Taiwan Area Code

+886 is the dialing code for Taiwan.

Taiwan consists of a large and a few smaller islands in the Pacific Ocean, east of the Chinese mainland. In practice, Taiwan functions as an independent state even if it is recognized only by a few other countries. Since Chinese nationalists seized power in 1949, after losing the civil war against the Communists, China claims Taiwan as one of its provinces. Until 1971, it was Taiwan that held China’s place in the UN, including the Security Council, but since then the island has been diplomatically isolated. Taiwan has done pretty well anyway. It has a well-developed economy and is a leading manufacturer of high-tech goods.

  • Abbreviationfinder: Brief profiles of Taiwan, including geography, history, politics, economics as well as common acronyms about this country.

Geography and climate

The island of Taiwan or Formosa is located in the middle of the Cancer Circle in the Pacific Ocean east of the Chinese mainland. Taiwan (officially called the Republic of China) has in practice served as an independent state since 1949 but is only recognized as one by a few countries in the world (see Foreign Policy and Defense). Taiwan consists of a main island of the same name, the smaller island groups Penghu (Pescadores), Kinmen (Quemoy) and Matsu as well as various small islands. On the surface, Taiwan is much like Jämtland.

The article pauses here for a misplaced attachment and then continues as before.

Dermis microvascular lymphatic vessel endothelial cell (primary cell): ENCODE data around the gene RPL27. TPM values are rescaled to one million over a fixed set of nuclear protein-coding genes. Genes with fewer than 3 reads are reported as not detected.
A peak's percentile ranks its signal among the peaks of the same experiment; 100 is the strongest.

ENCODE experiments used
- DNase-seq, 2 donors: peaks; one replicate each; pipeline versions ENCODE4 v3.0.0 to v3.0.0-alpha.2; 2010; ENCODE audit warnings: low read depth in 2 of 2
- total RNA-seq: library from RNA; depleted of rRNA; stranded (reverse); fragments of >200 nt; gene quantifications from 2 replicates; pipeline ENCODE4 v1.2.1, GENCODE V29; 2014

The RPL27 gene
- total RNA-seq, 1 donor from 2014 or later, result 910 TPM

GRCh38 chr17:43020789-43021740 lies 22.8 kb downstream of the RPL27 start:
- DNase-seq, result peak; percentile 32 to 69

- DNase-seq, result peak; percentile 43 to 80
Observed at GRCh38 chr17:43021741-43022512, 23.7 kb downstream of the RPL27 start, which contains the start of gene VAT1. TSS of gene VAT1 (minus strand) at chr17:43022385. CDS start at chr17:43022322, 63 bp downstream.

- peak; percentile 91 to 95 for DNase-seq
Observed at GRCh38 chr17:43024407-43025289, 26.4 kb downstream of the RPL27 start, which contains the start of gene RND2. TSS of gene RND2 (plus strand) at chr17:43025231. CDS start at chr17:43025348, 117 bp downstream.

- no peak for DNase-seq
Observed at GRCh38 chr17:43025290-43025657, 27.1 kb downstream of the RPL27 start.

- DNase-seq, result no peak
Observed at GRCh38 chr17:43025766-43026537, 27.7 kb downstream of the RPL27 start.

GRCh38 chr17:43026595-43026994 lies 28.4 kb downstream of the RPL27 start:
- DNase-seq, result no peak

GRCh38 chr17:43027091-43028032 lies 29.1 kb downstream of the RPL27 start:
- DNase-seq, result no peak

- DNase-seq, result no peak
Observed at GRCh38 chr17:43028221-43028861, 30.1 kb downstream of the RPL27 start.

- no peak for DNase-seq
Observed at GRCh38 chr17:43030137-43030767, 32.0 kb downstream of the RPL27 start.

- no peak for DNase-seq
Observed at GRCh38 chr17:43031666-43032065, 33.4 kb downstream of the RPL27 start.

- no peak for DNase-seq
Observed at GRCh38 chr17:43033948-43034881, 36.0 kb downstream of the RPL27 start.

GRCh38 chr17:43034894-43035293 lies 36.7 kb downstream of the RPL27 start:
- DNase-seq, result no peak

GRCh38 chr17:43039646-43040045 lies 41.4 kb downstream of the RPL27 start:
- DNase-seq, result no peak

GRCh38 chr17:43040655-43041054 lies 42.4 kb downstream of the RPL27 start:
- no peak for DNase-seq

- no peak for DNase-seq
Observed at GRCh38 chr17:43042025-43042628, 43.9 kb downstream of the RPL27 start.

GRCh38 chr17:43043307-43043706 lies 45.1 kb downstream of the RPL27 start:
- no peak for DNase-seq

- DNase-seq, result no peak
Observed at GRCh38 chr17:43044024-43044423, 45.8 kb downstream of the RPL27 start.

The main island is separated from the People’s Republic of China by the Taiwan Strait, which at its narrowest point is 13 km wide. However, some of the islands are very close to the mainland – the distance from Kinmen is just over two kilometers.

Country Facts


Cultivated land 22.7 %
Land area 35980 km 2

Population and health

Population development 0.23 ‰
Urban population (Urbanization) %
Death rate 7.11 per 1000 residents
Life expectancy: Women 83.33 years
Life expectancy: Men 76.85 years
Birth rate 8.47 births per 1000 residents
HDI index
Population 23415126
Infant mortality 4.44 deaths / 1000 births

Population Graph Source: Countryaah.com


Electricity, production 258000 million kWh
Energy consumption per resident kg. oil per resident
Natural gas, production 1294 million cubic meters
Crude oil, production million tons


Internet users 70.0 per 100 residents
Mobile subscriptions 130 per 100 residents
Passenger cars 324 per 1000 residents

Business and economics

Unemployment 3.8% of the workforce
GDP 46800 per resident
Primary occupations 5.0 %
Secondary profession 36.2 %
Tertiary professions 58.8 %

Taiwan consists largely of mountains, the eastern two-thirds being occupied by mountain ranges running in a north-south direction. More than 200 mountain peaks extend more than 3,000 meters above sea level. In the west, the country slopes gradually in plateaus towards the strait, hence the name Taiwan which means “terrace bay” in Chinese. Here the soil is fertile and intensively cultivated, and here most of the population lives.